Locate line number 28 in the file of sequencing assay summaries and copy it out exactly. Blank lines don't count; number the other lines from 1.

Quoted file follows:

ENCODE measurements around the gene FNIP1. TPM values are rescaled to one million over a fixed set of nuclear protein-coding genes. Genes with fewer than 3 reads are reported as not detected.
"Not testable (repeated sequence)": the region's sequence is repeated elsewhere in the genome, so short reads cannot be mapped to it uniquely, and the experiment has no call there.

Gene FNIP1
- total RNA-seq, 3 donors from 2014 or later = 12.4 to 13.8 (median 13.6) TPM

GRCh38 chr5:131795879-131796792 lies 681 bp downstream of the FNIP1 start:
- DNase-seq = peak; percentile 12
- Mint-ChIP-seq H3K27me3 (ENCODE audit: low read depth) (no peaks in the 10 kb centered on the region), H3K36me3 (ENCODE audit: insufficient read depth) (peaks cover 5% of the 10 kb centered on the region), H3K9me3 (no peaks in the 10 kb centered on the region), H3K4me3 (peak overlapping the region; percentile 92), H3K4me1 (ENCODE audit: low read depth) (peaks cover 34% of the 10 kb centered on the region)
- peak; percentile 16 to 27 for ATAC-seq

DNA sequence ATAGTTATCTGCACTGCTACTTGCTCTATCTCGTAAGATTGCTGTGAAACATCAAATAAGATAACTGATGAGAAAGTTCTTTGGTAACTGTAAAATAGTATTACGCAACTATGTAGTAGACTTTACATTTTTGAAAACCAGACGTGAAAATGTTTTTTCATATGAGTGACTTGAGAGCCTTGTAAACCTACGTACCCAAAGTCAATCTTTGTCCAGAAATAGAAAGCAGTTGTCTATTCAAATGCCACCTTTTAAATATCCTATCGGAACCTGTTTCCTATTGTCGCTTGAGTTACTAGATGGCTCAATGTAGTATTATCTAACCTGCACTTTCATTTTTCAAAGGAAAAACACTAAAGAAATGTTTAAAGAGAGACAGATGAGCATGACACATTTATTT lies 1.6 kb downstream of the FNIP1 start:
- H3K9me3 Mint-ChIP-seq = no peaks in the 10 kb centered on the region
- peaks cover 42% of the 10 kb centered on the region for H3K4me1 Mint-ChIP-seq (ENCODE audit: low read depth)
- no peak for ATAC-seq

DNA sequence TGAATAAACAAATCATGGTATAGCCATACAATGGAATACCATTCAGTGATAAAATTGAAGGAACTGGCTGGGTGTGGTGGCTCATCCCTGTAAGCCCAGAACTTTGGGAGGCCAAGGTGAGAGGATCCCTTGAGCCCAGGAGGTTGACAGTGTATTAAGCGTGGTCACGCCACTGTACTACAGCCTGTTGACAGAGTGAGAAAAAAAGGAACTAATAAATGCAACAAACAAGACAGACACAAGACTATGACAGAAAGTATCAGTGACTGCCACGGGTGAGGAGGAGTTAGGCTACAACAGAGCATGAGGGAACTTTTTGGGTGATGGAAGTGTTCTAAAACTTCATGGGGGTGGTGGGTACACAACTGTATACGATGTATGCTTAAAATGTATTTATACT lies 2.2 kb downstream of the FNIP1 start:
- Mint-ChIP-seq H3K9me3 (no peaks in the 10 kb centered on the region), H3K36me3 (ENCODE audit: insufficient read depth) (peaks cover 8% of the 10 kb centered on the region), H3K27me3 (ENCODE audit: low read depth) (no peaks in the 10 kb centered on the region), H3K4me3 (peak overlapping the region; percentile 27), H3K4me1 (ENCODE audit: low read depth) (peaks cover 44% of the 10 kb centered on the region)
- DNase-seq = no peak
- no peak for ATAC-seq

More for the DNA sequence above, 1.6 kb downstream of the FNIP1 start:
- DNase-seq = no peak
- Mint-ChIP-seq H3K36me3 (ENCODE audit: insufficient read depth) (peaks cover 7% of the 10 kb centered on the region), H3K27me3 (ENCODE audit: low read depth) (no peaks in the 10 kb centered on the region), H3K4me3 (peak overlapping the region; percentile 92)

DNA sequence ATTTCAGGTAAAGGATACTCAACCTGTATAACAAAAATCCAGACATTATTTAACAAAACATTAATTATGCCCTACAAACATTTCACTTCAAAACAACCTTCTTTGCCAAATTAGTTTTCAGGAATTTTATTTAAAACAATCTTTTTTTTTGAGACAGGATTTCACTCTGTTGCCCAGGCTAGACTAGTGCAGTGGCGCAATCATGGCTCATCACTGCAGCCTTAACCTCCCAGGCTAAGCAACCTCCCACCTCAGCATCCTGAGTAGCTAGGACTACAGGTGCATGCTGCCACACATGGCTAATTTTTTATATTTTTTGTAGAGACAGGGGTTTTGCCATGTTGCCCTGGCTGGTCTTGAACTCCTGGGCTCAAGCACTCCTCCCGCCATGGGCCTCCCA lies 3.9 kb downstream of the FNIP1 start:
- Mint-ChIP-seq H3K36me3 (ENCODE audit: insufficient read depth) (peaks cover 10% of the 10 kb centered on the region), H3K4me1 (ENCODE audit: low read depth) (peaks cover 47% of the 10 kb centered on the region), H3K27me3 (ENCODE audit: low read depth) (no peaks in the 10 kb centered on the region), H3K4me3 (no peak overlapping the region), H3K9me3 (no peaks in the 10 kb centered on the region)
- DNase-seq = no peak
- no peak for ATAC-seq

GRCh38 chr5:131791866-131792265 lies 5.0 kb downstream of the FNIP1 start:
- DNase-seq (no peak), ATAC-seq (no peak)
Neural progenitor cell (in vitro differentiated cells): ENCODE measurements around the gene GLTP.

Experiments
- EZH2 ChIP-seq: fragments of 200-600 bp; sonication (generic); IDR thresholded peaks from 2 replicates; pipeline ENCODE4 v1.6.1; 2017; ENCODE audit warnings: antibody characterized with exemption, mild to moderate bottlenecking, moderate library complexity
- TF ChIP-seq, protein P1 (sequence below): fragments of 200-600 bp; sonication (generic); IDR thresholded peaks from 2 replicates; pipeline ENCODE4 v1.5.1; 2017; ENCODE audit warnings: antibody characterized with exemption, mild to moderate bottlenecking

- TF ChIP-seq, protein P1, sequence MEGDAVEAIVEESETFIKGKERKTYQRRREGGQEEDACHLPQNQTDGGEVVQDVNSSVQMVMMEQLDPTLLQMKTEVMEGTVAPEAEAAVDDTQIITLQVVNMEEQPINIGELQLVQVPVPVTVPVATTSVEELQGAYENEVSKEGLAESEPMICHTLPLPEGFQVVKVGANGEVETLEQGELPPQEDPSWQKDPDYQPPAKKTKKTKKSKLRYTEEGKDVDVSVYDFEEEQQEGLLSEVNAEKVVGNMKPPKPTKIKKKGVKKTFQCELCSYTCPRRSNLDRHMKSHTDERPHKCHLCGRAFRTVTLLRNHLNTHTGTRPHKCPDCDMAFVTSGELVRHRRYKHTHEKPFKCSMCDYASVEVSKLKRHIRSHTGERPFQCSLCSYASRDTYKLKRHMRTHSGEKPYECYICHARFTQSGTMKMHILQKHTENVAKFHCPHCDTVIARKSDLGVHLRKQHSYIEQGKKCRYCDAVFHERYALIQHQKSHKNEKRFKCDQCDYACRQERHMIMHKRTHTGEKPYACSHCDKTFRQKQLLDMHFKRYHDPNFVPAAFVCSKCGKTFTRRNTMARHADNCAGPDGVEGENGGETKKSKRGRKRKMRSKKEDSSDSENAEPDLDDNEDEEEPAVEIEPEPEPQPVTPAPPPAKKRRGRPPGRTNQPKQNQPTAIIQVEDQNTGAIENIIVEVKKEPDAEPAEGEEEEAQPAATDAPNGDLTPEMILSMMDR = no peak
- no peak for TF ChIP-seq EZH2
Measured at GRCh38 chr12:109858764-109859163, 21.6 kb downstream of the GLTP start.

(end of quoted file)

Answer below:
- EZH2 ChIP-seq: fragments of 200-600 bp; sonication (generic); IDR thresholded peaks from 2 replicates; pipeline ENCODE4 v1.6.1; 2017; ENCODE audit warnings: antibody characterized with exemption, mild to moderate bottlenecking, moderate library complexity